The charges for the provision of research services by providers such as brokers or investment banks, must not be linked to volume or value of transactions executed on behalf of the Clients. A fee, commission or non-monetary benefit should only be paid or received where justified by the provision of an additional or higher level service to the client.  Firms are also committed to a service review on a regular basis.

Managers’ disclosure obligations to clients/portfolios

Policy disclosure to the client will be required and non-monetary benefits shall be priced and disclosed separately. Before the Service is provided, the Manager is required to disclose to the client / fund the amount of research charge paid, and any benefit received, then annually thereafter. The frequency of the charge has to be agreed with the client, and the client’s specific agreement is not required for increases in charge. Monetary benefits deemed “inducements” should be made clear in the policy. New funds are required to disclose full details of research charges in any Prospectus.

Firms receiving research services from third parties

These Regulations apply to portfolio managers, advisory brokers, UCITs and AIFMs. Fees charged to portfolios for management services must be separated into the RPA unless paid from own funds. The RPA is controlled by the manager and funded by a research charge to portfolios / clients.

Operation of a Research Payment Account (RPA)

The RPA is required where payments are received or made for research services which are, in turn, then charged out to recipients/clients/portfolios.

The asset manager is responsible for the operation of the RPA. The FCA or the client can ask for summary of all payments into and out of an RPA, the benefits received, and how the spend compares to budget.

An RPA surplus cannot be used to fund a manager’s own research. A surplus can only be rebated to clients/ portfolios, or carried forward to the following year’s Budget, and put against future charges.

Buy side investment firms will be able to pay for investment research directly from their own account, or should they choose to pay using client commissions, using a Research Payment RPA supported by a Commission Sharing Agreement (CSA), which codifies how execution costs are split into execution costs and research costs, and how commissions are to be shared amongst research providers.

Sell side investment firms will need to unbundle their costs for research from the cost of execution, such that buy side firms can make explicit payments for research received. They will then need to be able to process direct payments for research received. They will then need to be able to process direct payments or commission based payments and attribute those payments appropriately.  Some Firms find that a separate incorporated entity helps address these issues.

Some firms have provided “activities” to their Clients under the guise of Research Services which should more properly have been categorized as Inducements are now banned as inducements, and subject to different Regulations. Examples include travel to exotic locations for conferences, meetings at popular sporting events etc.

Introductory Commission payments

These are generally banned but there are notable exceptions particularly where no added value is given. There are also implied restrictions in the manner in which any related commissions payments are calculated and paid.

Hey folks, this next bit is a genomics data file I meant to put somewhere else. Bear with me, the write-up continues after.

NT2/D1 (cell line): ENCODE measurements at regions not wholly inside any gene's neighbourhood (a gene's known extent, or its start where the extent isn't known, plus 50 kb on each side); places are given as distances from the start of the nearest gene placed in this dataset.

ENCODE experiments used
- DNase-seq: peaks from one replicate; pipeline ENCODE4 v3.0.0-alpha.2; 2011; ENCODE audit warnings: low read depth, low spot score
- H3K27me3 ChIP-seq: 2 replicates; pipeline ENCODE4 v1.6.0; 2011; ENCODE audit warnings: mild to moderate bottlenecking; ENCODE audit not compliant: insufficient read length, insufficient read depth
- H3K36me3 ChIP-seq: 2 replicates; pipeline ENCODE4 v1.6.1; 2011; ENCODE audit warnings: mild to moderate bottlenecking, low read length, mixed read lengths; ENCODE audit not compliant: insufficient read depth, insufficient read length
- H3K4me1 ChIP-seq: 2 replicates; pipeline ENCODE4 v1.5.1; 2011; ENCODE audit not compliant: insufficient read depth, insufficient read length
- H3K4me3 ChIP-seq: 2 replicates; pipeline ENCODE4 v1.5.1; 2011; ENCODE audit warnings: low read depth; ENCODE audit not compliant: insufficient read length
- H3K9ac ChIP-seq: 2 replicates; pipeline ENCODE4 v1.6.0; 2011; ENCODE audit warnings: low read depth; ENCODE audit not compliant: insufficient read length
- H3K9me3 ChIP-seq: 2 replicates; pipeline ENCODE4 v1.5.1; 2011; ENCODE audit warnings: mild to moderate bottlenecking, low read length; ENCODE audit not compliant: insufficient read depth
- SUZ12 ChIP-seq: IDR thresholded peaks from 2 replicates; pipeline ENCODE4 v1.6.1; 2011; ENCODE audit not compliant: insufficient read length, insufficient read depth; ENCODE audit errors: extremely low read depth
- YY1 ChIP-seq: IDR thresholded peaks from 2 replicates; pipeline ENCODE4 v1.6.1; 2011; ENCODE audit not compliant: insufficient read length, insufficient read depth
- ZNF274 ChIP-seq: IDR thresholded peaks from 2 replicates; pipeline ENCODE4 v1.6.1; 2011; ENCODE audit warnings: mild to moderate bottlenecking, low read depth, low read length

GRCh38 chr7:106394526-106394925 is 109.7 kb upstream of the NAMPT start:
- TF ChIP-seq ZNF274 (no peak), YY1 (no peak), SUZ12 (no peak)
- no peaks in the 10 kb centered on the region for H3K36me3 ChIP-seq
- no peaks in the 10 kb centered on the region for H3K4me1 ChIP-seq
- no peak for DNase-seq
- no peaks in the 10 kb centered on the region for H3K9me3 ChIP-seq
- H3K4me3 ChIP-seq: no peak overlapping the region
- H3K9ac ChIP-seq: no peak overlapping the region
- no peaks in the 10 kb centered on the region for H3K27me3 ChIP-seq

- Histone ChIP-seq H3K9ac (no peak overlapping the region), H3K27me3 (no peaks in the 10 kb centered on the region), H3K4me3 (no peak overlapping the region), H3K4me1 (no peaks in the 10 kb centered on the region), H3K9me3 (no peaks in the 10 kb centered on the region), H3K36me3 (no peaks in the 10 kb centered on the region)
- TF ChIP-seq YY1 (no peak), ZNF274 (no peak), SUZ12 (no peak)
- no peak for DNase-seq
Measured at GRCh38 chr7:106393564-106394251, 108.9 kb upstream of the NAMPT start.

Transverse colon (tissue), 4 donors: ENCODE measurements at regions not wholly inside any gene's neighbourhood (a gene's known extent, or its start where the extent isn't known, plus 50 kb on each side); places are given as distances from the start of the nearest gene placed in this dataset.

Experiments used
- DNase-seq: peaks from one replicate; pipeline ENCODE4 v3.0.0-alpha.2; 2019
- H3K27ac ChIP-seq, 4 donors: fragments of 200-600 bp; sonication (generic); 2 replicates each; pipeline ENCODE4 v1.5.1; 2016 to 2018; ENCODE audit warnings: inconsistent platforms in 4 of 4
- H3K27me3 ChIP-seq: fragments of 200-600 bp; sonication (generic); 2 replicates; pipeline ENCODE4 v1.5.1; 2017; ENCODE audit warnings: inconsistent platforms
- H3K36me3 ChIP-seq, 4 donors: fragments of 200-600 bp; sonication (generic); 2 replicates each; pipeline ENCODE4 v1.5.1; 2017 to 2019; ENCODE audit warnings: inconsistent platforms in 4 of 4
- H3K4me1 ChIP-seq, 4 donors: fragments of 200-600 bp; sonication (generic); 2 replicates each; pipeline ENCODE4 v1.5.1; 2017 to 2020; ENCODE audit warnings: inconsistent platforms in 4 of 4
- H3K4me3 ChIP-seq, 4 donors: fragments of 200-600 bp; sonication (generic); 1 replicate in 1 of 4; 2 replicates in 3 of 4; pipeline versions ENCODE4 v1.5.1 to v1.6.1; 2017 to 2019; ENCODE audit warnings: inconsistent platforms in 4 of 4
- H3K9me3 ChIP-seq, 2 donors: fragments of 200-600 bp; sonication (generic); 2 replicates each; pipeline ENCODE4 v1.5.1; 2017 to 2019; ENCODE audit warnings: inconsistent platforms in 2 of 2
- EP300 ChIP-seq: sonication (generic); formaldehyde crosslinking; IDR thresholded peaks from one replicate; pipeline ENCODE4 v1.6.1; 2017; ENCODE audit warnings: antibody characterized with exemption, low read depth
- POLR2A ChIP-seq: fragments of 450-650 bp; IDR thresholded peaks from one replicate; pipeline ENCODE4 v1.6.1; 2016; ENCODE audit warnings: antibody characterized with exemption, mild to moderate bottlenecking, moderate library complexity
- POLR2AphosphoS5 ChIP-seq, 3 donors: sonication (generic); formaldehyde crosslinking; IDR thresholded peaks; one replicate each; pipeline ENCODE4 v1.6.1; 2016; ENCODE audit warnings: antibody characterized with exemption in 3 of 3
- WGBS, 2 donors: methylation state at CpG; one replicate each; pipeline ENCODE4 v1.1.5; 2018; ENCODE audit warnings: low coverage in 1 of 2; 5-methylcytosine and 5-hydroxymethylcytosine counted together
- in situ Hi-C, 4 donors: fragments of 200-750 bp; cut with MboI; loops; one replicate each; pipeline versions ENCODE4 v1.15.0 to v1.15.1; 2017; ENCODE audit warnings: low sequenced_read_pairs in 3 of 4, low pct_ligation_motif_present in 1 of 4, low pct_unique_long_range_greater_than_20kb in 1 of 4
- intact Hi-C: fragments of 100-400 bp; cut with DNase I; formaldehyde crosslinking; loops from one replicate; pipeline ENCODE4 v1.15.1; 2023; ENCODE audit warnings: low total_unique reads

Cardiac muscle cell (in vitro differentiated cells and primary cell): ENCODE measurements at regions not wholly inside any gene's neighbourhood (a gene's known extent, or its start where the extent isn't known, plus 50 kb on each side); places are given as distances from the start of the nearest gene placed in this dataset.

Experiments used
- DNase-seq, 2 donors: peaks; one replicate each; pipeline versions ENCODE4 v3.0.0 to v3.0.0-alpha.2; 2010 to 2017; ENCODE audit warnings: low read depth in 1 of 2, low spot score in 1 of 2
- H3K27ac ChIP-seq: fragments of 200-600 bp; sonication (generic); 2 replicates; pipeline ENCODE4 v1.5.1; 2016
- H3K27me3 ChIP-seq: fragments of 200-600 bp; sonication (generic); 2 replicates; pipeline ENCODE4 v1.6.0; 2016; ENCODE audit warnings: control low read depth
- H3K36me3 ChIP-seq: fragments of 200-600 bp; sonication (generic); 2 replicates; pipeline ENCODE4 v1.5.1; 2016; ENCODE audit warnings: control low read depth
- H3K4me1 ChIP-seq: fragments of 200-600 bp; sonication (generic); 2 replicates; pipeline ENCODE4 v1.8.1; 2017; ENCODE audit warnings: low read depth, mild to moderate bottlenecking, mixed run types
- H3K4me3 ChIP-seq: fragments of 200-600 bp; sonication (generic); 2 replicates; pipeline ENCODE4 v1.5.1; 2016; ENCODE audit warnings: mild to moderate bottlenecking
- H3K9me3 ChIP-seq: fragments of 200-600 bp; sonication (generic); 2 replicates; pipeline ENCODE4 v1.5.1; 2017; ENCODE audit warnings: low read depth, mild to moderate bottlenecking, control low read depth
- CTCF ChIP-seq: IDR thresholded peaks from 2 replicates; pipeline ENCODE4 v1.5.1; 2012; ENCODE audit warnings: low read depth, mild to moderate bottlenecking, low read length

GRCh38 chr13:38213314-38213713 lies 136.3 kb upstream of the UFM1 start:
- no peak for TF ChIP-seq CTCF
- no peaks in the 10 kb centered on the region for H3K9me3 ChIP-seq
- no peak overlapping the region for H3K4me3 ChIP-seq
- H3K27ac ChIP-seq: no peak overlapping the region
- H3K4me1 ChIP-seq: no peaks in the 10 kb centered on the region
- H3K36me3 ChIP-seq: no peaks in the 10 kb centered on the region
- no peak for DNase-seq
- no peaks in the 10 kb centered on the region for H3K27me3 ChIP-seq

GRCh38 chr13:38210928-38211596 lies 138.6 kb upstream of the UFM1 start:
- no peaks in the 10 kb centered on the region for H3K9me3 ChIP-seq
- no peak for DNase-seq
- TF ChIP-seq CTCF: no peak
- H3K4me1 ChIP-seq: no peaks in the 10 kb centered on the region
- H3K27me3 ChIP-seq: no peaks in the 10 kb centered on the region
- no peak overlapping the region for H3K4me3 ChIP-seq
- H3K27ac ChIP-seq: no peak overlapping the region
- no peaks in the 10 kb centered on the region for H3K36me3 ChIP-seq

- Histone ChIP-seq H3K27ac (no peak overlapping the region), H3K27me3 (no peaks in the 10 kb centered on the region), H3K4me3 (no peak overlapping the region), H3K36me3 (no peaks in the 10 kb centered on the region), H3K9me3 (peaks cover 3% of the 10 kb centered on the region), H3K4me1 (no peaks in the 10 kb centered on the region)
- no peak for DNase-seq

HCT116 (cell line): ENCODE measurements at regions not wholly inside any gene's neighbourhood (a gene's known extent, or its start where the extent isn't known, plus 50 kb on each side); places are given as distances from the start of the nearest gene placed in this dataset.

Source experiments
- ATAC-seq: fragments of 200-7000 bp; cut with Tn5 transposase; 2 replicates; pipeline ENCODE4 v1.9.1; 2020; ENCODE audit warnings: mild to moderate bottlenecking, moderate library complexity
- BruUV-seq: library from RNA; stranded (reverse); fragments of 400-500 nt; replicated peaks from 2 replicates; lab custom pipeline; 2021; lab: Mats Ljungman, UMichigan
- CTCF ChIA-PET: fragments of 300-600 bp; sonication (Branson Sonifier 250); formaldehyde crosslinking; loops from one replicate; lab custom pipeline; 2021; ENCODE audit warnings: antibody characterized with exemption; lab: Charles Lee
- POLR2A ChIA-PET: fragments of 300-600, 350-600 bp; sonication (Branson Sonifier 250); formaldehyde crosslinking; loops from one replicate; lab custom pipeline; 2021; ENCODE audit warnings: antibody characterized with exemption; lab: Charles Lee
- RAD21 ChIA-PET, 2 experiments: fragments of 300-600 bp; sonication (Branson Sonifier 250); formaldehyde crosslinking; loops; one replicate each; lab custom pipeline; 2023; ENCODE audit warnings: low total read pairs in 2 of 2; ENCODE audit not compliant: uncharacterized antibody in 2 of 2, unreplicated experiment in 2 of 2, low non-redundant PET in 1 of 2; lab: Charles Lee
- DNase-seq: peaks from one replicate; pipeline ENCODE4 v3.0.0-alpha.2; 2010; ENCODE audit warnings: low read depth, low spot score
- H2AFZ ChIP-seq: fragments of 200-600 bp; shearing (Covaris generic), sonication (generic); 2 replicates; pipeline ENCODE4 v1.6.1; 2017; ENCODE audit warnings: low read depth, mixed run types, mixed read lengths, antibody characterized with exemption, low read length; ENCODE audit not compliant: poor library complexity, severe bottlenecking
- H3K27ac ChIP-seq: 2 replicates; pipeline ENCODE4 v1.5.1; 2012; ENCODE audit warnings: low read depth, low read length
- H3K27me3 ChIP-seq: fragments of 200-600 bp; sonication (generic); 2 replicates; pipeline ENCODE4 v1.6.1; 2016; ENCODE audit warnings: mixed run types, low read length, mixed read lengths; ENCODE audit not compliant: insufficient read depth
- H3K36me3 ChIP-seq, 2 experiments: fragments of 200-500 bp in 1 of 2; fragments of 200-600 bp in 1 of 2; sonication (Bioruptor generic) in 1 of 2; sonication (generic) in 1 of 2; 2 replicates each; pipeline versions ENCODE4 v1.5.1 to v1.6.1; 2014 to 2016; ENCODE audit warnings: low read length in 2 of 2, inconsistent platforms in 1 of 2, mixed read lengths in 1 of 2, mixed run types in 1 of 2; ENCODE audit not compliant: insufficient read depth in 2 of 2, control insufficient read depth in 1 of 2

Transaction and trade reporting

MiFID II introduces new transaction reporting requirements for investment firms. The purpose of the new reporting requirements is to improve transparency. Transaction reporting requirements under MiFID II do not only concern transmitter firms. Fund managers will also need to make arrangements to have transactions reported. Note that there is an exemption for non-MiFID “collective portfolio management investment firms”.

Receiving and transmitting Orders

You should also be aware that receiving and transmitting orders are deemed as execution for the purposes of MiFID II.

In relation to trade, this is only affected in as much as your firm carries out transactions in financial instruments which are EU listed, and included in the Financial Instruments Reference List issued by ESMA (FIRD). Briefly, such financial instruments are those which are listed on an EU Trading Venue (including Global Depository Receipts [GDR] based on overseas securities). Should this be the case then there will likely be an impact on your firm.


Best execution

Under MiFID II, as under MiFID I, the best execution rules are intended to help boost free competition between trading venues. It states that ‘all sufficient steps’ must be taken rather than ‘all reasonable steps’ to obtain the best possible result for clients, however this change is more cosmetic than substantive.

MiFID II also stipulates that investment firms, which includes fund managers, that execute transactions on behalf of clients must inform them where the order was executed periodically. These reports must include details about price, costs, speed and likelihood of execution for individual financial instruments. Clients must also be given more specific information about their order execution policy in order to allow for them to understand how an order will be executed and to verify the firm’s compliance with their obligation to execute orders on terms most favourable to the client.

Additionally, investment firms that execute client orders must summarise and make public on an annual basis, for each class of financial instruments traded, the top five execution venues. These reports should indicate the top five in terms of trading volumes and where client orders were executed in the preceding year.

Finally, under MiFID II investment firms must publish information regarding the quality of execution. Information published regarding the quality of execution must then be taken into account by investment firms in their order execution policies.


How we can help

Should have any queries concerning MiFID II, CPA Audit’s Compliance Team are at hand to advise and assist you. Contact us to discuss your needs.